Larsen, and Phillips. Therefore, Defehdant Radsniak is the only remaining Defendant relevant to
this motion. Defendant Radsniak arJes that he is entitled to summary judgment on all
remaining claims against him. Plaintrffs have failed to oppose this motion. Nonetheless, the
Court finds that Defendant Radsniak ras meritorious arguments such that his summary judgment
motion should be granted. The Col's discussion regarding probable cause entitles Defendant
Radsniak to summary judgment on any false arrest/false imprisonment claim and any malicious
prosecution claim against him. 6 Additionally, as discussed above, the Court is persuaded that
Plaintiffs' state-created danger cljs fail against all Defendants, including Defendant Radsniak.
Therefore, Defendant Radsniak' s mbtion for summary judgment will be granted on all remaining
claims against him.
Additionally, it appears that Defep.dant Radsniak was not at the scene of the arrest.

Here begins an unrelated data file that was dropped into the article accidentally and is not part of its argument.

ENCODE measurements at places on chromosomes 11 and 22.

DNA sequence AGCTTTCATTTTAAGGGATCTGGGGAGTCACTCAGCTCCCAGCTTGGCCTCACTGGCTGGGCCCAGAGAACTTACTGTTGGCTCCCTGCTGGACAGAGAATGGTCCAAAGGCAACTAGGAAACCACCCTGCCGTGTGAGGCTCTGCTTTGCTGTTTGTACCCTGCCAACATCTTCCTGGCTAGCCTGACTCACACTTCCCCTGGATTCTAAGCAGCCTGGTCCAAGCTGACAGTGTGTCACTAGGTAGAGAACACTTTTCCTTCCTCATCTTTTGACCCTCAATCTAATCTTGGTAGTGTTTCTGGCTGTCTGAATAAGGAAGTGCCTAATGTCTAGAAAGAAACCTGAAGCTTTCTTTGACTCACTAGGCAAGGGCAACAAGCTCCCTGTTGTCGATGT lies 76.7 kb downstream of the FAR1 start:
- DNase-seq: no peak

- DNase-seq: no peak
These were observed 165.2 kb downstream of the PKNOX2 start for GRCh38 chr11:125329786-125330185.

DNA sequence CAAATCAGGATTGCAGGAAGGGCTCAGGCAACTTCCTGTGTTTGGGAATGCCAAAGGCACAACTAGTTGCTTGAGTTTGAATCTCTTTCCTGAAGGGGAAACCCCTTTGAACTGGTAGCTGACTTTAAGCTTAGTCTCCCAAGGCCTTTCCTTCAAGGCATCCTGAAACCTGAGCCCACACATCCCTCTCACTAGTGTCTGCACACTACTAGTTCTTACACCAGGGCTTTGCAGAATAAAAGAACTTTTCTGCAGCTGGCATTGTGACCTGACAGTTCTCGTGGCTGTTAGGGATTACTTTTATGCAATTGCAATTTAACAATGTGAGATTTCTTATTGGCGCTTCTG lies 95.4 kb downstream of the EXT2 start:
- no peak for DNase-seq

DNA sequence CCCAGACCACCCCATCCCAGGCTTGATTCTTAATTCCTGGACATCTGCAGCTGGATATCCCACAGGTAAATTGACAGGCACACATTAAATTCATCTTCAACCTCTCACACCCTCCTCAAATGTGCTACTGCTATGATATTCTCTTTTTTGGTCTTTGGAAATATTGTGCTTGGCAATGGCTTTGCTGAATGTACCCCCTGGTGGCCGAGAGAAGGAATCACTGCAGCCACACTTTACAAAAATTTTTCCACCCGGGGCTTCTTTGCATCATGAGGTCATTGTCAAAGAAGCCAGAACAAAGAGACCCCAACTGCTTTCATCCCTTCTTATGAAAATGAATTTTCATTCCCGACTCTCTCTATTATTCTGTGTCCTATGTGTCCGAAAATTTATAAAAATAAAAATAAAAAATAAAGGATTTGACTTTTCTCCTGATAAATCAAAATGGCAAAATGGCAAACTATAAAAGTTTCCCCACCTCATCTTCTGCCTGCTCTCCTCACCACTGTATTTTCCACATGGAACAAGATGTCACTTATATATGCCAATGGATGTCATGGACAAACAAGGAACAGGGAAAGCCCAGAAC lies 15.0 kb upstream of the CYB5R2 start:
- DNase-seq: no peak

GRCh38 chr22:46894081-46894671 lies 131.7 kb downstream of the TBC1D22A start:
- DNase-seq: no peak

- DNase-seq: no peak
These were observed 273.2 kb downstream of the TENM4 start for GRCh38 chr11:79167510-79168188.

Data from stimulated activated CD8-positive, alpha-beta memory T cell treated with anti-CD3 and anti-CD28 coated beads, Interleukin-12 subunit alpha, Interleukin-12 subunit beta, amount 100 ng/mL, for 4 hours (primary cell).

Defendants Borough of Pontt Pleasant and Point Pleasant Borough Police
Department Summary Jud~ent Motion
It appears that four municipal liaiility counts remain against Defendant Point Pleasant
Borough-(Count Five) 42 U.S.C. § 1983 claim for municipal liability against Defendant Point
Pleasant Borough for failure to train/suJervise that deprived Plaintiff of a Constitutional right;
(Count Six) vicarious liability claim
a~t Defendant Point Pleasant Borough with respect to
the malicious prosecution claim;
(Coun~ Seven) 42 U.S.C. § 1983 claim for municipal liability
against Defendant Point Pleasant Borotlgh for custom, policy ,or practice that deprived Plaintiff ·
of a Constitutional right; (Count Eight) vicarious liability with respect to the state-created danger
Point Pleasant Borough argues /that it is entitled to summary judgment on these claims
and Plaintiffs have not opposed the m6tion. Initially, the Court notes that Plaintiffs cannot
prevail on Counts 6 and 8-the claimj relating to vicarious liability-because "a municipality
cannot be held liable under § 1983 fJ the constitutional torts of its employees by virtue of
respondeat superior." McGreevy v. slump, 413 F.3d 359, 367 (3d Cir. 2005); see also Monell v.
Dep 't ofSoc. Servs. ofNew York, 431 U.S. 658, 663-64 n. 7 ( 1978). Additionally, as previously